(Monday, 9/21/2015) Song 269: Bottom Rung by Jim Allen, who also wrote the song. You can find a YouTube video of this tune here. Seven weeks after my last song post by a personal friend, this week's track is by my friend Jim Allen, and comes from the December 1992 issue of Fast Folk. I don't remember exactly when Jim first showed up at Jack Hardy's Thursday night gathering on West Houston Street, but I do remember that he made quite an impression on every one of us in that apartment. I often had a different take on the songs performed in that room than most of the other songwriters, but if there was one thing we all agreed on, it was Jim's songwriting talent. Jim impressed us all with his truly unique approach, both musically and lyrically -- he had his own guitar tuning, different from every tuning variation I'd ever seen, and, as this song illustrates, he came up with lines that no one else would have imagined. Jim included this song on his first CD, Weeper's Stomp, which was released on the Prime CD label in 1996, and around that time, while designing the cover for Aztec Two-Step's Highway Signs CD, I had Weeper's Stomp on the CD player at the Prime office, and in talking with one of the Two-Step guys, with Jim's music playing in the background, inevitably, the conversation turned towards how much we both admired Jim's abilities. Among the singer/songwriter types in the greater NYC area during the early to mid-90s, there were probably very few who didn't know and respect Jim Allen -- I thought of him then as the era's songwriters' songwriter. During this period I often got junk mail from agencies offering to set poems and/or song lyrics to music for a price, and once, as a lark, I sent them the lyrics for this song, just to see how they'd react. This was well after the song appeared on the FF record, so I knew Jim was covered as far as his copyrights, although I also thought it unlikely that anyone would actually try to steal the words of this piece. I expected that I'd find any reply from the song sharks amusing, though I also didn't expect there to be one. When I mentioned to Jim, some months later, what I had done with his lyrics, while pretending to be him and using his return address, he said, "Oh, that's why I've been getting some strange mail lately," though he also confirmed that, as expected, the song sharks had not offered to actually put this particular set of lyrics to music. One further note -- I probably should have waited until December to post this song, but don't be frightened by the 12 shopping days bit in the final verse, because, in reality, there are a lot more than 12 shopping days left before you-know-when.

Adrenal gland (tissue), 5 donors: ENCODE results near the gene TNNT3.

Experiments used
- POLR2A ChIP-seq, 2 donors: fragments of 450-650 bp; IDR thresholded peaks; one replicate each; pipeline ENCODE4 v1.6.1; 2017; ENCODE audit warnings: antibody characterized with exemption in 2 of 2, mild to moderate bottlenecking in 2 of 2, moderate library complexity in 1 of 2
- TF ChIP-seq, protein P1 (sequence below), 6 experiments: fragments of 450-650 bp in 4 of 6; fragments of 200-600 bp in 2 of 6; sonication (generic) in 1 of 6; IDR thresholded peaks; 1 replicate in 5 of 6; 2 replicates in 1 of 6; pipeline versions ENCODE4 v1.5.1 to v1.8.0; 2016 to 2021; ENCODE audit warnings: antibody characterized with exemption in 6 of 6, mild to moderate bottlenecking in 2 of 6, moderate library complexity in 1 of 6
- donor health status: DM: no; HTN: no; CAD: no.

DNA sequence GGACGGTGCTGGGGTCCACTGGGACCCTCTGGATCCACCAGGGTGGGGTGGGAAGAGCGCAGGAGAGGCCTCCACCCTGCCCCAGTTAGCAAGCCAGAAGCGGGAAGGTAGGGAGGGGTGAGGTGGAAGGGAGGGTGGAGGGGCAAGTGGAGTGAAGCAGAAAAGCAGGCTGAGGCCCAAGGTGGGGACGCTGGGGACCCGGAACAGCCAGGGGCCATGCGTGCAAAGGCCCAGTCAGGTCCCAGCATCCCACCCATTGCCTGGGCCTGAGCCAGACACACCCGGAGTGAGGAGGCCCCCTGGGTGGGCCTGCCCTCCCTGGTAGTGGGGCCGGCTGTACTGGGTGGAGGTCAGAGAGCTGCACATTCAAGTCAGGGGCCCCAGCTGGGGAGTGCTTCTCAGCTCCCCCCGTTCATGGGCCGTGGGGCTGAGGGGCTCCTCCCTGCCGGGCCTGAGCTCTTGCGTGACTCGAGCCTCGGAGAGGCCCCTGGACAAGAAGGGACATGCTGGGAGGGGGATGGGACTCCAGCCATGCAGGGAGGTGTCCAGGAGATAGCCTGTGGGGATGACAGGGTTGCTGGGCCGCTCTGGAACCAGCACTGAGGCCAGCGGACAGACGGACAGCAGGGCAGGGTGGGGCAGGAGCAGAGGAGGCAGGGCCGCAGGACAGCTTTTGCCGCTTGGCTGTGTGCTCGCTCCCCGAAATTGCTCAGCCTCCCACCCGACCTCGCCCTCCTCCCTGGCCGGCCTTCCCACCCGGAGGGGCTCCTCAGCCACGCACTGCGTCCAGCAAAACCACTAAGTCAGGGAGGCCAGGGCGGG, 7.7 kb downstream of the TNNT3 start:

(Sunday, 9/6/2015) Song 267: Somebody to Love by Jefferson Airplane, written by Darby Slick. You can find a YouTube video of this tune here. Somehow I knew the name Jefferson Airplane for a little while before I heard this song, and I believe that name came to me from 2 different directions. First, I think someone in my social circle had a copy of the Donovan LP Sunshine Superman, and in a casual listening to the record, the words "Fly Jefferson Airplane, get you there on time" floated by my ears once or twice. I also seem to recall a magazine article mentioning that newer rock groups were choosing names less like the Byrds or the Seekers and more like Buffalo Springfield or Jefferson Airplane, which was a change I didn't necessarily welcome. At any rate, I had no particular attachment to the JA name until this single took off all over the airwaves in the spring of '67, at which point I decided that maybe the name Jefferson Airplane actually did have a good sound. I couldn't get enough of this single in that spring, no matter how many spins the radio gave it, and on a sunny midsummer afternoon when I snuck the transistor radio out into the back yard, at the magic moment the local station played this track, life felt very good indeed. I had very quickly learned the lead singer's name Grace Slick, and at some point saw the name Slick listed as the songwriter on the 45, so I mistakenly assumed that the woman with the very impressive voice had also written the tune. She did actually write the follow-up hit White Rabbit, but it would take a couple of years before I found out that it was her then brother-in-law Darby Slick who had penned this track. That little piece of info doesn't add or take anything away from this amazing recording, but as a songwriter, I've always paid attention to who writes the songs, and I always want the writer to get some share of the credit for a magic song. Decades later, I still feel that magic rush of joy when I hear Grace sing "When the truth is found to be lies and all the joy within you... dies!"